Created by Team ARCH Rivals
Environmental Paradox of BicyclingProfessor Karl T. Ulrich from the Wharton School of the Business at the University of Pennsylvania poses an interesting question in his paper, The Environmental Paradox of Bicycling. Normally, people tend to think that riding a bike instead of driving a car has a positive effect on the environment, however Ulrich argues for the opposition.  This is an often overlooked side to the push for environmental consciousness. Ulrich, despite this view, also states how those who decide to use a bike instead of a car as transportation may develop a higher environmental awareness in their actions. Ulrich concludes with stating how a person who uses a person electric vehicle actually has the most environmental benefits. This is because there will not be the same adverse environmental effects as a car, nor the health benefits that could lead to increased longevity.
Contributed by Team Bicycle
A World Health Organization study published in The Lancet revealed a startling statistic. Fatalities due to air pollution around the world are higher than traffic fatalities by a 3 to 1 ratio. 70, 000 people die each year in the United States alone due to air pollution! The same amount of deaths occur due to breast cancer and prostate cancer combined and only about 40,000 road deaths occur each year. These statics show how substantial the amount of air pollution has become and makes reducing the amount of emitted pollutants an even greater necessity. Air quality affects many aspects of day to day life. When exercising, small particulates that make up sodium dioxide and other dangerous mixes spread deep throughout you lungs causing trouble with breathing. Benzene, another pollutant in the air has been found with an exposure nine times greater to the concentration in cancer. Formaldehyde is similar to benzene except it has been found at levels ten times that of the concentrations in cancer. The release of these harmful pollutants has been linked to motor vehicles. The air pollution emissions from a car are greatest when a vehicle is first turned on. "'90% of the emissions in a 7-mile trip are generated in the first mile, before the engine warms up . From this, it can be deduced that emissions can be cut down by 2-4% by just a 1% switch from trips in a automobile to a bicycle.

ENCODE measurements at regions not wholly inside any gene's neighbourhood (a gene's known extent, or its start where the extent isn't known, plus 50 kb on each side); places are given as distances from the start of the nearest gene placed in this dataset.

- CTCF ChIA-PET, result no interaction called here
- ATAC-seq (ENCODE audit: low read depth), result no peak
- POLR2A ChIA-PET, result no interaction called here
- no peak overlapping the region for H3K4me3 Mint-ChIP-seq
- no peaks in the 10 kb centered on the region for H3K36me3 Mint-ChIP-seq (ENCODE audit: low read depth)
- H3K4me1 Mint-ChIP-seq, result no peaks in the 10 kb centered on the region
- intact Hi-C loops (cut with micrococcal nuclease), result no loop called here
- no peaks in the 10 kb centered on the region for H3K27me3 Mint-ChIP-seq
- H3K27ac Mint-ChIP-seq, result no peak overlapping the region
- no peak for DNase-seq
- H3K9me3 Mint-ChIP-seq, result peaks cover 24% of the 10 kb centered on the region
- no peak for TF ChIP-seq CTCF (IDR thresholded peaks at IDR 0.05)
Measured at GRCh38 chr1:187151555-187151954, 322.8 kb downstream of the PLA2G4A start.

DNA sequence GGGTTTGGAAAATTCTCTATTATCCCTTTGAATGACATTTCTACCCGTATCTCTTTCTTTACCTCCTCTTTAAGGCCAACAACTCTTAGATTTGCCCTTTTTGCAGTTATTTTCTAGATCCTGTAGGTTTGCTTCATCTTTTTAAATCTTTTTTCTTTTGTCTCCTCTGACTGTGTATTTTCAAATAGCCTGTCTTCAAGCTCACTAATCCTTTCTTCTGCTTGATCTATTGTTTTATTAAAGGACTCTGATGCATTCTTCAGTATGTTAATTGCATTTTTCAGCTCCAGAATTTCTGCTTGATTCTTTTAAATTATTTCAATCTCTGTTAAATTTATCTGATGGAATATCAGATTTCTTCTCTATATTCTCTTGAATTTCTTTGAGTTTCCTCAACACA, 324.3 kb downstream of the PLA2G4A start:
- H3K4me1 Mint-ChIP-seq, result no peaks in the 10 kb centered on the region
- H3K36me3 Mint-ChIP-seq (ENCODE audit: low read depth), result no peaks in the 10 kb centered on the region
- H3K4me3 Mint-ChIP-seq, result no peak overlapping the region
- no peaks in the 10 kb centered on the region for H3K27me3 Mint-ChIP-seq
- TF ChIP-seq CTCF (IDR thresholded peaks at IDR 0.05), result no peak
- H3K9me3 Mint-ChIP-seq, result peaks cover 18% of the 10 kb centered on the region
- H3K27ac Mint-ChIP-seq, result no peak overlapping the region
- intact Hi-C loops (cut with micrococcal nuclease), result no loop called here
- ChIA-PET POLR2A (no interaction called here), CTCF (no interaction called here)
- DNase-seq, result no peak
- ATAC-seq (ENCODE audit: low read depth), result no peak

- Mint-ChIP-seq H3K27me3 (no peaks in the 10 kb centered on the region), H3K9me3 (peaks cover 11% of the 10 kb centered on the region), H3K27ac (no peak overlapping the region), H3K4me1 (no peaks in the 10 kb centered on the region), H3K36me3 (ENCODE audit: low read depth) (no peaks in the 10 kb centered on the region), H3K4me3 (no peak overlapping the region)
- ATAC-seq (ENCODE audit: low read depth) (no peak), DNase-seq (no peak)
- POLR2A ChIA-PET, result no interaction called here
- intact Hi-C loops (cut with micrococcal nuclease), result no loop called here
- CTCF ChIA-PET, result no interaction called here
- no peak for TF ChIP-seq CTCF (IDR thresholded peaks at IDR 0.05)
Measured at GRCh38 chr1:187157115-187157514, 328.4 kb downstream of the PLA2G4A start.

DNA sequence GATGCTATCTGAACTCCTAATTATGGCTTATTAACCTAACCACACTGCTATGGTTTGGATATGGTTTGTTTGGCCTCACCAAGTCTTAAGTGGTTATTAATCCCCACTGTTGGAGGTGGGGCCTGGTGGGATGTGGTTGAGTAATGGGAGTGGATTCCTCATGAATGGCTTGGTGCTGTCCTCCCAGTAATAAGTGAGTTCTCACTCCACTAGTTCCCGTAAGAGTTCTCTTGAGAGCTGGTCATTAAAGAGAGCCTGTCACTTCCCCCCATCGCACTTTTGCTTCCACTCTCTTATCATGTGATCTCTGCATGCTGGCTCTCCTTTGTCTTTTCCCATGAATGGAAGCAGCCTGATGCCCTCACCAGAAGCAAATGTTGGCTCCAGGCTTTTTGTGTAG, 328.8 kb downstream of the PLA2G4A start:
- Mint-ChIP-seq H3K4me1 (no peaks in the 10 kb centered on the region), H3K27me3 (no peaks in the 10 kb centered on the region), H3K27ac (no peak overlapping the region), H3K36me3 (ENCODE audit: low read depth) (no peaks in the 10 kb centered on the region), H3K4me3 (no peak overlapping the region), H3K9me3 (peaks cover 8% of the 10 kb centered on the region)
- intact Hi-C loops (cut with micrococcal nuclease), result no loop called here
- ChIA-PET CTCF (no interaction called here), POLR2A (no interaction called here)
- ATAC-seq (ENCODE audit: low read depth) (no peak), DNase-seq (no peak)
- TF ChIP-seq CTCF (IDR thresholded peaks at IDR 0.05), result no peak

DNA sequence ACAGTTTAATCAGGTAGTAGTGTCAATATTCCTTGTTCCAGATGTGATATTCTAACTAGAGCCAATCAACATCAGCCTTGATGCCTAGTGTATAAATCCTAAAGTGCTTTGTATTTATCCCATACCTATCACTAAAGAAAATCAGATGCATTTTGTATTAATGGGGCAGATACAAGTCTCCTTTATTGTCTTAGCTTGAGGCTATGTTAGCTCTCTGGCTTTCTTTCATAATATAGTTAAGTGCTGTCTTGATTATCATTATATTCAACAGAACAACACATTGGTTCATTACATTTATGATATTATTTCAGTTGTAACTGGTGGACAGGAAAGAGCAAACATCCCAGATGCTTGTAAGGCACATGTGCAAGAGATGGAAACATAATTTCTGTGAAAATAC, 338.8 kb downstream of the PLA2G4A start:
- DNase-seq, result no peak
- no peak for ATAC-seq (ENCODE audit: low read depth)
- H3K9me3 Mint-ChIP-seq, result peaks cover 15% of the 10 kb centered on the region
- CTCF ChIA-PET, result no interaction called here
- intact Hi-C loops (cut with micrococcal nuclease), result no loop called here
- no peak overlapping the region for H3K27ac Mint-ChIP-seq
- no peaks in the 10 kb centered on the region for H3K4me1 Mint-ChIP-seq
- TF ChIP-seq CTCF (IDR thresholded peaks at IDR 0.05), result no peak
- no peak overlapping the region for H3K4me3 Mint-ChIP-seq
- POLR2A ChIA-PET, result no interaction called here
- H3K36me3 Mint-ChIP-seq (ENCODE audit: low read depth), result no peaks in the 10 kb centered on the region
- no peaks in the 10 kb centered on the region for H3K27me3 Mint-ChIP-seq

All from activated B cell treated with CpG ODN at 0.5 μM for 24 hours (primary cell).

The Rebirth of Bicycles
In the early 20th Century, although cars were increasing as a popular means of transportation, it was not uncommon to see people using bicycles to get to work, perform errands, and take short trips. Unfortunately, due to the increased accessibility of highways, gas stations, and the cars themselves the automobile industry expanded, leaving bicycles to sit in garages and basements. However, in recent years, people began to realize the merits of bicycle riding, federal policies began to shift toward more bike use, and the cycling revolution was born anew. The main reason for this resurgence (other than the fitness and safety aspects of new bicycles) was environmental friendliness.
People have become more aware of facts proving the positive environmental aspects of biking. For instance, "If everyone who lives within 5 miles of their workplace were to cycle to work just one day a week and left the car at home, nearly 5 million tons of global warming pollution would be saved every year, the equivalent of taking about a million cars off the road." And because awareness of these facts is spreading, the number of bicyclists is increasing, and the amount of pollution is decreasing. In fact, "bicycling trips have doubled since 1990, reported the 2004 national Bicycling and Walking Study." It seems as if people are finally realizing that bicycling is an environmental savior compared to driving.